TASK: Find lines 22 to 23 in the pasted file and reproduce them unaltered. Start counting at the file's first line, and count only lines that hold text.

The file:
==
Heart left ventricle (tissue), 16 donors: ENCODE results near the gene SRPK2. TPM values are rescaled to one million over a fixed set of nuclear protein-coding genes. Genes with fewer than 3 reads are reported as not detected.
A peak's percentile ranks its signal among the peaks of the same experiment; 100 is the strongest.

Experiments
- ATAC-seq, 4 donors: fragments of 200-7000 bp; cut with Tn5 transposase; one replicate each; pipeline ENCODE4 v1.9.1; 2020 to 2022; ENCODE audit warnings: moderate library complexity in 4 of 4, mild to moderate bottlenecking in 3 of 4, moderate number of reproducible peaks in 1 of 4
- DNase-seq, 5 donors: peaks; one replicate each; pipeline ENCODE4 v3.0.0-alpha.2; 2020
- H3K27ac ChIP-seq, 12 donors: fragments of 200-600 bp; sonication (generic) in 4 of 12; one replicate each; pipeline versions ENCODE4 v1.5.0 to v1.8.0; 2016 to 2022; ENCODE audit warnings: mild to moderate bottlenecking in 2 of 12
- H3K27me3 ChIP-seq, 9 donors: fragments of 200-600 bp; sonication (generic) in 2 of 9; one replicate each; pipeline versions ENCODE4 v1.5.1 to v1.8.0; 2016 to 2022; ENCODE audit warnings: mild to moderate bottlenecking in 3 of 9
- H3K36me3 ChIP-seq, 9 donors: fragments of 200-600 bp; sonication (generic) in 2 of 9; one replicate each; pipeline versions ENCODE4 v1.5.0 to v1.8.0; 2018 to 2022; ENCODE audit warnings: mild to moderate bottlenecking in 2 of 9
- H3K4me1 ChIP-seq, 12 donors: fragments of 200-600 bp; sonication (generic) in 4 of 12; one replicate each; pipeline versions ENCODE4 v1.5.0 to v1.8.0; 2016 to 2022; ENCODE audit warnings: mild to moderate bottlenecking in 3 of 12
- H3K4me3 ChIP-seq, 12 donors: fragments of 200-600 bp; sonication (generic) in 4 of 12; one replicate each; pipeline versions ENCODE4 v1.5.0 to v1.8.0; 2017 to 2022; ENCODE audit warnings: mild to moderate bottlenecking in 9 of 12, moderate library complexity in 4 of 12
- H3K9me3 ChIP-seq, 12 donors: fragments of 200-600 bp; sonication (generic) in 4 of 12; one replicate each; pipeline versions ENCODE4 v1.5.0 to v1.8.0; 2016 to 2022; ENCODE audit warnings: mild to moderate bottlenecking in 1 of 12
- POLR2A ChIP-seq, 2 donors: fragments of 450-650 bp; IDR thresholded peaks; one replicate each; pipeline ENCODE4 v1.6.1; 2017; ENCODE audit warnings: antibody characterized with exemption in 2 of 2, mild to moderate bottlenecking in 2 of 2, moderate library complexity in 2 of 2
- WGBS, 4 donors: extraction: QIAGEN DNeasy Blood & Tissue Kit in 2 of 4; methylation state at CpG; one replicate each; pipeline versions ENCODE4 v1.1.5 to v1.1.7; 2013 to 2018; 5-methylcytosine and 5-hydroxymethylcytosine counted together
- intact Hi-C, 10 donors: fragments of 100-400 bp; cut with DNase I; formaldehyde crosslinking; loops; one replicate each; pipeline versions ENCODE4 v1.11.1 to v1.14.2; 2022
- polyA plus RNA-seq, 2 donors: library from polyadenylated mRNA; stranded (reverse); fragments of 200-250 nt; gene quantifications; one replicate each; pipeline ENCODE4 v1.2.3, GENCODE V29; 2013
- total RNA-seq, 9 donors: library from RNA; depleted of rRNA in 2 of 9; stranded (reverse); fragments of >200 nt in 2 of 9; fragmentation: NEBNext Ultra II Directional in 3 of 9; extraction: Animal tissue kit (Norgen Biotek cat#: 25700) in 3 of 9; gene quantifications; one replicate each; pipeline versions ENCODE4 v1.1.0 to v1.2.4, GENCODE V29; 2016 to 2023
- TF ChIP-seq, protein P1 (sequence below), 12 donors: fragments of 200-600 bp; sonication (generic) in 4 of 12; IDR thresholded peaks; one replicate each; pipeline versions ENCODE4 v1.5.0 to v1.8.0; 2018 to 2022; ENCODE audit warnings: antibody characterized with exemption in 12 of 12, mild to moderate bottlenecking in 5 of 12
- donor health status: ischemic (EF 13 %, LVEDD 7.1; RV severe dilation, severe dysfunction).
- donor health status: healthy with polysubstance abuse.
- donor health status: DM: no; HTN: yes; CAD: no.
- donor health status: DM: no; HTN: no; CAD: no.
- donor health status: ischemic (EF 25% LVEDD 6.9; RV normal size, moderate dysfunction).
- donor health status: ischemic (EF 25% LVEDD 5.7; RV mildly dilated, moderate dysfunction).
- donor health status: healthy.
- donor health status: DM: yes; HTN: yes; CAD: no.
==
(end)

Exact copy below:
- donor health status: ischemic (EF 25% LVEDD 6.9; RV normal size, moderate dysfunction).
- donor health status: ischemic (EF 25% LVEDD 5.7; RV mildly dilated, moderate dysfunction).